Have you ever wondered how many women there are in parliaments across the world?
The funny thing is (and it’s not actually that funny) that there’s no definitive answer to that question.
Sure, many countries publish their own figures. But not all of them do.
If you do find data, you’ll come across a couple of problems. First, it’s scattered all over the web, in a variety of formats – PDFs, web pages, spreadsheets, tables…. that makes it hard to compare like with like, or to create projects that work across several countries.
And then, while you may be able to see the man-to-woman breakdown as an overall figure, those numbers aren’t attached to specific politicians. It’s all very well to know that there are, say, 40 women and 100 men in a parliament, but only if you can say ‘these people are women, and these people also spoke in these debates or voted in these ways’ can you draw meaningful conclusions about what it means to have women in positions of power.
We’ve got questions
Because, once you start thinking about it you realise that, with the right datasets, you could start asking some pretty interesting questions. Questions like:
- Which country was the first to allow women into parliament, and which was the last? Which legislature has the most women, and which the least?
- Do things change when women enter parliaments? Are debates longer or shorter? Kinder or harsher?
- Do women vote differently from men on certain issues? Do they speak differently? Do attendance rates differ across the genders?
We have a whole range of tools for people running Democracy websites. See them here
Thanks to our EveryPolitician project, we are in a very good position to provide the data that will get those questions answered. EveryPolitician is a project to store and share data on the world’s politicians, in a consistent format.
We’ve got the names of all the politicians. In many cases, we also have their photographs. Adding a field for gender isn’t difficult.
It’s just a matter of filling that field…or rather, those thousands of fields. Ah. Well, that could take a while.
The answer? Crowdsourcing.
We built Gender Balance, a game which displays politicians’ names (and where we have them, faces), and asks you whether they are a man or a woman. Adding in a points system with a leaderboard ensures there’s a competitive element.
Why not give it a go? It’s fun to play, and you’re also helping to fill this crucial gap in the world’s knowledge.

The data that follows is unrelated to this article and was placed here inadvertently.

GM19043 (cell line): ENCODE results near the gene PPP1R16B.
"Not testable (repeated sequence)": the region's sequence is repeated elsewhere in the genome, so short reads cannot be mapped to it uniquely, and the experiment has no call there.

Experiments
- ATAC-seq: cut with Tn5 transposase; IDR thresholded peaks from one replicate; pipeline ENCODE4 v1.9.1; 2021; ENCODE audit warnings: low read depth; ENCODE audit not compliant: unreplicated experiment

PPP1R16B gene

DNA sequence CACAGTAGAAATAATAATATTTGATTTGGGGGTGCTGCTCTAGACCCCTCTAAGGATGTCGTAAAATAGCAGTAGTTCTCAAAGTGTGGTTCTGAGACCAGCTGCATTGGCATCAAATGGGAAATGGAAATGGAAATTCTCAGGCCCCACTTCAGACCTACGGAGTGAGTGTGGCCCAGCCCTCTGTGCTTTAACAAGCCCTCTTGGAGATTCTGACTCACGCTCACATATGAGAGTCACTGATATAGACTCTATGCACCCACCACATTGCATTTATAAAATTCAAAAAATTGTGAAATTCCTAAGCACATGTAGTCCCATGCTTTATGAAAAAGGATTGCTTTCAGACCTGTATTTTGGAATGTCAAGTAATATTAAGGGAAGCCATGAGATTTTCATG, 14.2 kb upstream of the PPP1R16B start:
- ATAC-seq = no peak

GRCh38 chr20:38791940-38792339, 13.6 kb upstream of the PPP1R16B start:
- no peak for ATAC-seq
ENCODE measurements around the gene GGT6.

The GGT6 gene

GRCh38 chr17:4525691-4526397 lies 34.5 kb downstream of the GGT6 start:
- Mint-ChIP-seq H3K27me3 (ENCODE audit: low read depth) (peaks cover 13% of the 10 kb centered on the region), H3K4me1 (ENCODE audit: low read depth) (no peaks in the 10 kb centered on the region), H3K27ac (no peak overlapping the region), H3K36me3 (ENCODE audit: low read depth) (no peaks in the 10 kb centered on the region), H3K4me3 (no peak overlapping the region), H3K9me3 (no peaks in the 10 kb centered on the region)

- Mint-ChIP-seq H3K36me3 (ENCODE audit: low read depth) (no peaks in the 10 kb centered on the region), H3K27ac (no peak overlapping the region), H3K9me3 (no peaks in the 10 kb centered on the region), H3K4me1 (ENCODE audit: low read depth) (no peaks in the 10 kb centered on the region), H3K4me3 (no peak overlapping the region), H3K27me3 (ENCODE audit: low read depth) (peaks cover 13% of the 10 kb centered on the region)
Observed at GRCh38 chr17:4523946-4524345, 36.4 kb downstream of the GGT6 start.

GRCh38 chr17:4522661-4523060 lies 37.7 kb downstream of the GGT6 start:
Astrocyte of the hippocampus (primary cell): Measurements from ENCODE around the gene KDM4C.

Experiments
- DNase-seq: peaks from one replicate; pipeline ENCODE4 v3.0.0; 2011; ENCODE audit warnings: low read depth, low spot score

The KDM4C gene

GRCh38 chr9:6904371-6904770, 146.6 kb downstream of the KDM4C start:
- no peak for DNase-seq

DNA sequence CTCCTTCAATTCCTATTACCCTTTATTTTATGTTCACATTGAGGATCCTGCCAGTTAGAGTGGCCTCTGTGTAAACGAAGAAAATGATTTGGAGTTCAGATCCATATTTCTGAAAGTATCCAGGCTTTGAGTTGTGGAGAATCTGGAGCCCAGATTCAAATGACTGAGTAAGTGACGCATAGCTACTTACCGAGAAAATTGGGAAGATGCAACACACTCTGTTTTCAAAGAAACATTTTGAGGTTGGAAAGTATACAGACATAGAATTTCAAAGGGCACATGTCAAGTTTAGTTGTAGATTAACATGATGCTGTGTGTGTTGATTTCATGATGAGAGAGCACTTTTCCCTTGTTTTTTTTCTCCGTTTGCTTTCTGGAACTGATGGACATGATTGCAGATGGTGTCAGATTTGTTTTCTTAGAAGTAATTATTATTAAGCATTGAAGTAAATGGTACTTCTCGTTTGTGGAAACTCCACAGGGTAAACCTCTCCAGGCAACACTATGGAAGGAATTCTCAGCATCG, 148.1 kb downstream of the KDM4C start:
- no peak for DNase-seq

Every time someone plays Gender Balance, their answers are fed back into EveryPolitician. This provides richer information about each politician, and it also contributes to the wider dataset on the balance of genders in the world’s parliaments.
And because there are many players, we can better depend on the data’s accuracy: an error by one player is likely to be cancelled out by all the others.
The data is available for anyone who will find it useful. It’s a source of information for people running parliamentary monitoring websites, and it’s also a great resource for researchers and journalists.
In a recent comparison, we discovered that Gender Balance’s data was more accurate than that held currently by Wikidata.
Thanks to EveryPolitician’s ambition to cover the whole world, we’re also covering a wider number of countries than any project to gather gender data has previously attempted. You might be thinking, ‘what about Wikipedia?’. Well, while all national legislatures are featured on Wikipedia, many lack complete information. And fewer still include information as detailed as their politicians’ gender.
But thanks to Gender Balance, there will soon be a single, reliable source for gender data for every country in the world, and, when you put it all together, for the world as a whole. That data will be available to inform a multitude of sites, including Wikipedia, since it is available for anyone to download from EveryPolitician.
Finally, we’ll be able to answer those questions about women in the world’s legislatures. And that, we reckon, is where the interesting stuff really begins.
Need data on politician’s genders? Find it on EveryPolitician